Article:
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Chris Kyle: Symbol For All Ideologues

The opinions expressed by columnists are their own and do not necessarily represent the views of Townhall.com.

With all of the talk of Chris Kyle, the subject of Clint Eastwood’s latest blockbuster film, American Sniper, a politically naïve spectator could be forgiven for thinking that it really is Chris Kyle of whom people are talking.


But he would be mistaken all the same.

The person Chris Kyle is of little to no interest to media commentators. Rather, and as always, it is their own ideological fixations that preoccupy these partisans—and Kyle, courtesy of Eastwood’s efforts, has become a symbol, a prop, for their purposes.

The late Kyle was a Navy SEAL who served four tours of duty in Iraq as a sniper with more confirmed killings—160—than anyone on record. When he finally returned to the States, Harper Collins published his memoir: American Sniper: The Autobiography of the Most Lethal Sniper in American Military History.

Neoconservative Republicans—i.e. those who ardently supported, and who continue to support, the invasion of Iraq and the decade-long enterprise to democratize it—have fallen in love with this film. It is not hard to understand why they have every interest in canonizing Kyle.

The vast majority of Americans have long held that the war in Iraq was a mistake of epic proportions—a belief that they expressed in no uncertain terms in the elections of ’06 and ’08. Today, Iraq is substantially more of a mess than it was at the time of the invasion in ’03. For now, we needn’t debate why this is so; it is so, and everyone knows it.

But in promoting and convincing legions of enthusiastic movie goers that Kyle is this generation’s version of General Washington and Audie Murphy, that he is a war hero extraordinaire who risked his life in Iraq so that we can be free, the war’s supporters can hope to persuade Americans that Iraq wasn’t only a just cause; it was a necessary one: No Iraq War, no more American freedom.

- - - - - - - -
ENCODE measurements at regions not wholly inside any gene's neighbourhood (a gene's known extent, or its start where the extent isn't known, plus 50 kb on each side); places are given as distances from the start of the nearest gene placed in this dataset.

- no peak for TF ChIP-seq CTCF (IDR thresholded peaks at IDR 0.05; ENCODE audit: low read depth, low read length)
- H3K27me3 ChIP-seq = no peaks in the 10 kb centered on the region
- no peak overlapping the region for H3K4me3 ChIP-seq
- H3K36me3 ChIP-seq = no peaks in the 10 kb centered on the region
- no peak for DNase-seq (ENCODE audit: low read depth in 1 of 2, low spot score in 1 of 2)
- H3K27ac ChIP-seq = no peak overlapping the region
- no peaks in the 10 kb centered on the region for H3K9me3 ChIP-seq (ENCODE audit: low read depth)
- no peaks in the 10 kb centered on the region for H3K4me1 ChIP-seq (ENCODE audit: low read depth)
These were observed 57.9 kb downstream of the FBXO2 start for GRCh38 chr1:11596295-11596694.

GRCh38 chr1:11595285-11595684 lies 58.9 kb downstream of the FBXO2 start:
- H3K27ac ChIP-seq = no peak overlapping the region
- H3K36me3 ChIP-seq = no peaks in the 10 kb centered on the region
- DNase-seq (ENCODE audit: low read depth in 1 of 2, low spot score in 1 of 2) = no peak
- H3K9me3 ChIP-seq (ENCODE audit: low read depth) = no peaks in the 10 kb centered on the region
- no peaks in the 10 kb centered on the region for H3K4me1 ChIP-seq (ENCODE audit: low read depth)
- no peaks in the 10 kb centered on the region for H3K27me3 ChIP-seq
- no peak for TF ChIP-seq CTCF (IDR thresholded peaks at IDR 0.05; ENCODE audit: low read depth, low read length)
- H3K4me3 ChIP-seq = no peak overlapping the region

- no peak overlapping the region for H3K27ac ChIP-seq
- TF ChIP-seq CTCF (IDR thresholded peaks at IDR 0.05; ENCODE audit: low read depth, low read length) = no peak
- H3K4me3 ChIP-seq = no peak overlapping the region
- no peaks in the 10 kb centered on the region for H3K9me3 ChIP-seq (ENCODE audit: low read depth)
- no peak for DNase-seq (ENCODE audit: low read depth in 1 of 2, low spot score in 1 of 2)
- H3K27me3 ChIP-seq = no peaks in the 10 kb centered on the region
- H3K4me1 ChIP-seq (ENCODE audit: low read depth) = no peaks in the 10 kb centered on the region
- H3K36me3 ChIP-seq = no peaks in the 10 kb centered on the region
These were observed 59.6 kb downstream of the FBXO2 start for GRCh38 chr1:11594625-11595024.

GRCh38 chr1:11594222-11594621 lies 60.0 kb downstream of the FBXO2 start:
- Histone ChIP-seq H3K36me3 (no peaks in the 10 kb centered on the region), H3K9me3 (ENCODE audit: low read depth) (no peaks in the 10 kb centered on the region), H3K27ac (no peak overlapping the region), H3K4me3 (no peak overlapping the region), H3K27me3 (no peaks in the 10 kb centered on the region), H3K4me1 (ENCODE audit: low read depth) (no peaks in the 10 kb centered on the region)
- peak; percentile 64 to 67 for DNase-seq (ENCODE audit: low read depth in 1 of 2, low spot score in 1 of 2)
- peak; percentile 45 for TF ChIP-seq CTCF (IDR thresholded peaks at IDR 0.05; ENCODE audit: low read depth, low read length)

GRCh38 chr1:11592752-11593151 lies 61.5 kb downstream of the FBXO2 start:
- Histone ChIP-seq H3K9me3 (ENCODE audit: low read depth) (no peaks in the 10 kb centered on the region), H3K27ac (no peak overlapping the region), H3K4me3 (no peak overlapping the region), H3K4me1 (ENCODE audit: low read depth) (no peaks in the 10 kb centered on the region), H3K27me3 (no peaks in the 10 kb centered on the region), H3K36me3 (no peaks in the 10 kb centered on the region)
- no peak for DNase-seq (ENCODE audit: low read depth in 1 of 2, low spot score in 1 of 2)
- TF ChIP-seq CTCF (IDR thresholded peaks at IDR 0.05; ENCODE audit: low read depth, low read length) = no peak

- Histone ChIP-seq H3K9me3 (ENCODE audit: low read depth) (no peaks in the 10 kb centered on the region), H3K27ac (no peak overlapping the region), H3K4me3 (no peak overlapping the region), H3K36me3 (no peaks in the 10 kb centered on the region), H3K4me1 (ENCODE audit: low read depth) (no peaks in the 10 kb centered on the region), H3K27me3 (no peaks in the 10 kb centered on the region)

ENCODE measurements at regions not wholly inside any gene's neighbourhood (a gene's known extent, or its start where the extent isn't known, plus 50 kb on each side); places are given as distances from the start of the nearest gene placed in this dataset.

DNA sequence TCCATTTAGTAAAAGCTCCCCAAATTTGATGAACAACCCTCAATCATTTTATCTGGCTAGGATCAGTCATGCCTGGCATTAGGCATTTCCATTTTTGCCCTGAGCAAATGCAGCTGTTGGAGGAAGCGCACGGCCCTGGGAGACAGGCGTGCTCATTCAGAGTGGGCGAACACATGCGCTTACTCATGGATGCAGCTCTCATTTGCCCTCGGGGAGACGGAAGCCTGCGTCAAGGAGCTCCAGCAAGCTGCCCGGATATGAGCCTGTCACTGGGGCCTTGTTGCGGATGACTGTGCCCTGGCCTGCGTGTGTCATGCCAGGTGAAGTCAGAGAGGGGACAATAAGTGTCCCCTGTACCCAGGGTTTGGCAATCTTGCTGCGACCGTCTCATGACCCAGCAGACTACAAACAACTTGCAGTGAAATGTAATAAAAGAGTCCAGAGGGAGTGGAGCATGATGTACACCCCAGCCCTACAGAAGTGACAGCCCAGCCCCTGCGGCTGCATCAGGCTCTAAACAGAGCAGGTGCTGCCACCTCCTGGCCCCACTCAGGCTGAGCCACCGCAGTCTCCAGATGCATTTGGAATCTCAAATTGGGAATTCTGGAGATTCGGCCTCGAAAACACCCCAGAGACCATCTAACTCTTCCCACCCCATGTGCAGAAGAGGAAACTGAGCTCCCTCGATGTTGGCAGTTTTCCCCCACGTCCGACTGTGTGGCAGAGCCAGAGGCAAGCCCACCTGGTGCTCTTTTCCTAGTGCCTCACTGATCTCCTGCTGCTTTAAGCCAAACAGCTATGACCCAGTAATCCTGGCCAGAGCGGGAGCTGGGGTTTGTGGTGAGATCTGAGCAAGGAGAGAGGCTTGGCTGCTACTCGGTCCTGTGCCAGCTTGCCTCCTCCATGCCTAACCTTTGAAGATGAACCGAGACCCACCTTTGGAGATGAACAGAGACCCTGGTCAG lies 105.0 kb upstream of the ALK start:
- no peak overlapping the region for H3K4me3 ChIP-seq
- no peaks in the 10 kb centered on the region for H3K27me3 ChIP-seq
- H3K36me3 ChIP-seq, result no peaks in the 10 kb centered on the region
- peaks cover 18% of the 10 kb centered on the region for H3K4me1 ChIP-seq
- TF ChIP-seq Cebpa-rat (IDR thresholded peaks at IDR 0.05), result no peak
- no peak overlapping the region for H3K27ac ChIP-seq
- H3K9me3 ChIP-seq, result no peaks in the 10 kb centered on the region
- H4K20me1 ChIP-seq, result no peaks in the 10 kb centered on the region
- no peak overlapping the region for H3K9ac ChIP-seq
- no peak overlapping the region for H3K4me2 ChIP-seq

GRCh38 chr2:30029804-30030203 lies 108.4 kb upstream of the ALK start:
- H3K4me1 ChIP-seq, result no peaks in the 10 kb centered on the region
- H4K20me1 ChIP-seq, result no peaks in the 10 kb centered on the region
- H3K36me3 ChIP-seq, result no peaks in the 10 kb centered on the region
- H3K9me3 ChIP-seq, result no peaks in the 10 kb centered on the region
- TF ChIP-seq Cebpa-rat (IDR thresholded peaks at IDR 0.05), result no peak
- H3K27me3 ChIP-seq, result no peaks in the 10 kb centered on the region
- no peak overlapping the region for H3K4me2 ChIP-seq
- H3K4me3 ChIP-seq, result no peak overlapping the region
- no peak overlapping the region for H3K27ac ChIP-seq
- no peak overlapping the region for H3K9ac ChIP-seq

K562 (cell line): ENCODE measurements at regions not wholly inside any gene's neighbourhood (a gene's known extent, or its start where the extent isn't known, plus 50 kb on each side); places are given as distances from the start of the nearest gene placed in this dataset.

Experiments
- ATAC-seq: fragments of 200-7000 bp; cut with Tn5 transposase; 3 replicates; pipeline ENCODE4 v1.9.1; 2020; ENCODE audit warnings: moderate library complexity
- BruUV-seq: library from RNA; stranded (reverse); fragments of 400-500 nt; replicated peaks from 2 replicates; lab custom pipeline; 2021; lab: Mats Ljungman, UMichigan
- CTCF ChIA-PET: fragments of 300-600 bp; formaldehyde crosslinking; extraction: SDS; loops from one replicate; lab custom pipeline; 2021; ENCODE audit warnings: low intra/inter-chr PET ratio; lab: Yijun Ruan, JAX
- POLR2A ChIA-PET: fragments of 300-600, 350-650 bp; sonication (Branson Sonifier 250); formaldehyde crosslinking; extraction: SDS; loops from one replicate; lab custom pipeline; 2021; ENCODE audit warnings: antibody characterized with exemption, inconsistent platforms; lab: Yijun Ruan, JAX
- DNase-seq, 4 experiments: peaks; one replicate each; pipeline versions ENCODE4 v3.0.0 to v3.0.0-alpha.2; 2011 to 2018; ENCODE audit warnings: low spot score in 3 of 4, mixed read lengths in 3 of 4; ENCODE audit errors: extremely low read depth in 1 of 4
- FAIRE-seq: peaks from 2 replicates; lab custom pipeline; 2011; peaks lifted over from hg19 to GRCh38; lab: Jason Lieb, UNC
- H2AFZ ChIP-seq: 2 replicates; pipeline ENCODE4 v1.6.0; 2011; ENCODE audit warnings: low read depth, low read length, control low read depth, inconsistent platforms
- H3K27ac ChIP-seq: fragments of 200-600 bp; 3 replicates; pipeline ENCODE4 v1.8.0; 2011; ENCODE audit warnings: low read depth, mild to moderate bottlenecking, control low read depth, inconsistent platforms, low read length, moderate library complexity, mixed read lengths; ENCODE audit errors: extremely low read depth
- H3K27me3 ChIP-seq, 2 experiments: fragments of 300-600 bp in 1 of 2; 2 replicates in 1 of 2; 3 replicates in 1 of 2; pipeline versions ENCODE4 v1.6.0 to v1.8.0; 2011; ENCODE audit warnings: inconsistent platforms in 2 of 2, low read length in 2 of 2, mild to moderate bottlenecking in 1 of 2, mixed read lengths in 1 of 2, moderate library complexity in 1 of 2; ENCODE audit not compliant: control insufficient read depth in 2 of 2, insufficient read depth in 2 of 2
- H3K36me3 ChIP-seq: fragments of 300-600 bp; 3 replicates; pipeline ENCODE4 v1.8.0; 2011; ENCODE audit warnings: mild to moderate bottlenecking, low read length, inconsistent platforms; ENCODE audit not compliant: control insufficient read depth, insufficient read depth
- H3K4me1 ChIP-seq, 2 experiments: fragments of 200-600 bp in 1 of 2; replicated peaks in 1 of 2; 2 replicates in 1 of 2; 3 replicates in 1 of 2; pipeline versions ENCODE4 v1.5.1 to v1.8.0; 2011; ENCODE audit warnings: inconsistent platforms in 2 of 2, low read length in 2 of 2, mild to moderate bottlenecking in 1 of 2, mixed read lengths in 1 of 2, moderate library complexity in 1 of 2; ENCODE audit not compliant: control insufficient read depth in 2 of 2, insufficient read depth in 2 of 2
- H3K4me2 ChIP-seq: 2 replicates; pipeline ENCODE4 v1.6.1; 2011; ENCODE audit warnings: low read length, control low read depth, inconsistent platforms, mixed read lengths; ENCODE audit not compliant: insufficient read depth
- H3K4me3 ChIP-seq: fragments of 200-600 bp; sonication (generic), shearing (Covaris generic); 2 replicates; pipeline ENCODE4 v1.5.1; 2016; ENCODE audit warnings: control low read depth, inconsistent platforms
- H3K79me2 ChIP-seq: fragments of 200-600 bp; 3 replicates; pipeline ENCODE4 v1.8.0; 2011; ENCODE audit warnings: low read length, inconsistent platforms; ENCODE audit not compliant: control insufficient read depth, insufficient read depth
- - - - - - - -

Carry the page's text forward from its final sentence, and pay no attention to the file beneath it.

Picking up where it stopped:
American Sniper supplies the Iraq War’s supporters with one more opportunity to redeem themselves or, more exactly, the ideology that motivated and justified the project in Iraq.

This, in turn, also explains why neoconservative Republicans tolerate no criticism of Kyle—even when these criticisms are both sound and revealing of the man’s character flaws.

Yet it isn’t just the champions of the Iraq War for whom Kyle serves as an ideological symbol. He has just as much symbolic significance for the war’s critics.

Those “libertarians” who tirelessly decry America’s robust “interventionist” foreign policy generally and the wars that this often entails especially reserve nothing but the severest comments for Kyle. The latter they’ve characterized as a “psychopath,” a “sociopath,” a “liar,” and, of course, a “murderer.” And for good measure, upon quoting Kyle’s own derogatory remarks on Iraqis to the effect that they are “savages,” these “libertarians” insinuate that he is a “racist” or bigot, etc.

However, in blasting Kyle, it is crucial to grasp, it is ultimately the ideology and policy prescriptions of their political rivals who they attack.

Finally, for those on the recognizable left, Kyle has become the most potent of symbols, the single greatest threat to their agenda to “fundamentally transform” both America and the West.

It isn’t, of course, just that Kyle represents, or can be seen as representing, a vindication of the war that they (eventually) inveighed against. It is much more than this:


Chris Kyle was white. He was heterosexual—(with a wife and children to boot!). Kyle was a professing Christian. And—get ready for it—he was a Southerner!

But it gets even worse for the left.

Kyle wasn’t just from any old Southern state: He was a resident of Texas, quite possiblythe most conservative state in the Union.

So, at this moment, massive numbers of Americans, most of whom are white themselves, are heralding as a hero a white, heterosexual, Christian, Southern, married Texan man. And they are praising him as a hero even though his heroism was earned while shooting and killing Third World, non-white Muslims.


To add injury to injury, as American Sniper becomes all of the rage, on this 50th anniversary of Selma, the film of this same title fizzled before it even got started.

Indeed, the real Chris Kyle is gone in more ways than one. He is, for the moment, at any rate, a symbol for all ideologues.

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